‘‘The next 10 years is going to be the most exciting time in our lives!’’ said Tejpreet Singh Chopra, an Indian entrepreneur. ‘‘The Indian economy will double! It will be incredible!’’

It was hot and humid  —  typical spring weather in Dar Es Salaam, Tanzania. It was also late  —  close to midnight. But the enthusiastic Mr. Chopra, dressed in a still-crisp light  shirt with blue and white stripes, navy trousers and blue turban, was on his way to yet another meeting.

Mr. Chopra was in East Africa last May as one of the World Economic Forum’s Young Global Leaders, a sort of farm team for the full-grown global business elite that gathers every January in Davos.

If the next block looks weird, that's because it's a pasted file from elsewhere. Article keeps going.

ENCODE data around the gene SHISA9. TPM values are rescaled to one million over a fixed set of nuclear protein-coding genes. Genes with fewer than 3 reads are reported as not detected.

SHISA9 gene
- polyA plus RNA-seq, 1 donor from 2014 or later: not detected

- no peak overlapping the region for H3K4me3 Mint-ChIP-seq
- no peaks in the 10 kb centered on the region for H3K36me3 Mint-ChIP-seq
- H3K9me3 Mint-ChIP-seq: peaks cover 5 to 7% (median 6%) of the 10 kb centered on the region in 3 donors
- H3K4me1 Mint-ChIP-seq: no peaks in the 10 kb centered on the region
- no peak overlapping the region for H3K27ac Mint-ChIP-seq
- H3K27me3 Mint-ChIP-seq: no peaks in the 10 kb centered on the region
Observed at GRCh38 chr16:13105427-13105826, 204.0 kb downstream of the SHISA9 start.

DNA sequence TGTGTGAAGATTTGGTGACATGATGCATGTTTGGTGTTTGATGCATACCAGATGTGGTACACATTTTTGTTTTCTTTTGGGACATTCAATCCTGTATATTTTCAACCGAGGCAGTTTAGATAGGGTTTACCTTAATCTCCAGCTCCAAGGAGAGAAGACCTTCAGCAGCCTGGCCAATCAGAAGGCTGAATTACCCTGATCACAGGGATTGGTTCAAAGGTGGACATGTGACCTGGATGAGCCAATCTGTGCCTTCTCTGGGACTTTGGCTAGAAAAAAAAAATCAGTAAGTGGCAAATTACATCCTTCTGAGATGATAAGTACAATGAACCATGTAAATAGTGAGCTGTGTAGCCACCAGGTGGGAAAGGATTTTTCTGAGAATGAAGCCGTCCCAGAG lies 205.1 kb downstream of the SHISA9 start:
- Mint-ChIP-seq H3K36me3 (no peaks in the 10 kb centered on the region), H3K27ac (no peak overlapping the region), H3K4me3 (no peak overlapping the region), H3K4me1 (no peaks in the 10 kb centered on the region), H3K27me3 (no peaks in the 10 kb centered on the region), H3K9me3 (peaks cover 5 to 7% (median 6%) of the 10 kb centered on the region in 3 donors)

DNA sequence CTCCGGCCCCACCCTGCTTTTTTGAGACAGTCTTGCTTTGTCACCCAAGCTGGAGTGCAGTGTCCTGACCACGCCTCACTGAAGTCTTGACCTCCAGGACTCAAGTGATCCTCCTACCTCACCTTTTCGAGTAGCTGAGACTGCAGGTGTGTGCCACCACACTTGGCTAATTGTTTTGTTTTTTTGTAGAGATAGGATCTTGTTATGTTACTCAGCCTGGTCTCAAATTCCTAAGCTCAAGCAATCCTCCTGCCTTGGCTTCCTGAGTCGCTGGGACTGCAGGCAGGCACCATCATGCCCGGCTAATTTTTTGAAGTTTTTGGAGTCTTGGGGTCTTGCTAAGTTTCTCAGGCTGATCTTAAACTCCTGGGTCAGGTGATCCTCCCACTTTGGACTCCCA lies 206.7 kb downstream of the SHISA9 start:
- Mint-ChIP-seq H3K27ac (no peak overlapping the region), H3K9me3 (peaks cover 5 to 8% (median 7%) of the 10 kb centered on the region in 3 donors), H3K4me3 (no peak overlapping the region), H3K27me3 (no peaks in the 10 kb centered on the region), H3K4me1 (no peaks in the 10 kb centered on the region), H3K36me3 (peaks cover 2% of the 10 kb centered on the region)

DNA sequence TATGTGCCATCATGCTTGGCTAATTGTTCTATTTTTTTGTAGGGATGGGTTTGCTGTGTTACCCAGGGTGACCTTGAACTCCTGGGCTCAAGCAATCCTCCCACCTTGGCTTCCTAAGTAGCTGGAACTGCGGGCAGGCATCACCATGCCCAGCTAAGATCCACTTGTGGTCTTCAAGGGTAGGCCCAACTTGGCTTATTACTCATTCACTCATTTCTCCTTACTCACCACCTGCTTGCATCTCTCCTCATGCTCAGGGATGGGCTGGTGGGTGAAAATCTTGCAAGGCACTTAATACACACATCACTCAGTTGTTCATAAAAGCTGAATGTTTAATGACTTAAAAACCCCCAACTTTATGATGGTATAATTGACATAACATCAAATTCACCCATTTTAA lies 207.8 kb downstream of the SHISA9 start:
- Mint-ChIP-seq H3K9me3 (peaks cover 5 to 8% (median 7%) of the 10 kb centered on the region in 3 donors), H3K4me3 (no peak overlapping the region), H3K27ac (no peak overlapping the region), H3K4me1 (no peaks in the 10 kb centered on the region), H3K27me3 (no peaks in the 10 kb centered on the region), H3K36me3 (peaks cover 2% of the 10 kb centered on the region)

As that meeting of the World Economic Forum begins, Mr. Chopra, 41, is among the 2,500 participants.

And intentionally or not, Davos will focus attention on one of the most striking consequences of the most recent technological revolution and the spread of globalization that has transformed the world economy in the past 30 years or so: the emergence of an international economic elite whose globe-trotting members have largely pulled away from their compatriots.